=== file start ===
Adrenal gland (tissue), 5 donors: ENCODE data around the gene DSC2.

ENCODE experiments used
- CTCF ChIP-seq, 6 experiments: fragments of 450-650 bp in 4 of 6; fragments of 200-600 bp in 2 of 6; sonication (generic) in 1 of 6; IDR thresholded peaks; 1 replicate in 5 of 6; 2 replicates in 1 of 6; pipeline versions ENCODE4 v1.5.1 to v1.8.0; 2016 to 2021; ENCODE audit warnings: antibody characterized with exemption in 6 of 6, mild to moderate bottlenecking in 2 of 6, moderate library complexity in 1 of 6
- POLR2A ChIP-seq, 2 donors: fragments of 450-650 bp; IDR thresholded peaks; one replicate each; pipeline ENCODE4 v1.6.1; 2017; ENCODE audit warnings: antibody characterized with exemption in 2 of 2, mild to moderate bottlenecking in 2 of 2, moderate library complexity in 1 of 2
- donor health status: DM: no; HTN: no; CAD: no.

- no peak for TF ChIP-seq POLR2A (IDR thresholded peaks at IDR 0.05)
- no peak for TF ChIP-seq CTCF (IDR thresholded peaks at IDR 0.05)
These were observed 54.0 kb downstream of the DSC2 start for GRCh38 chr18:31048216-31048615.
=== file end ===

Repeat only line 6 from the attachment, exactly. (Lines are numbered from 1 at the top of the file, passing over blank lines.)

- no peak for TF ChIP-seq POLR2A (IDR thresholded peaks at IDR 0.05)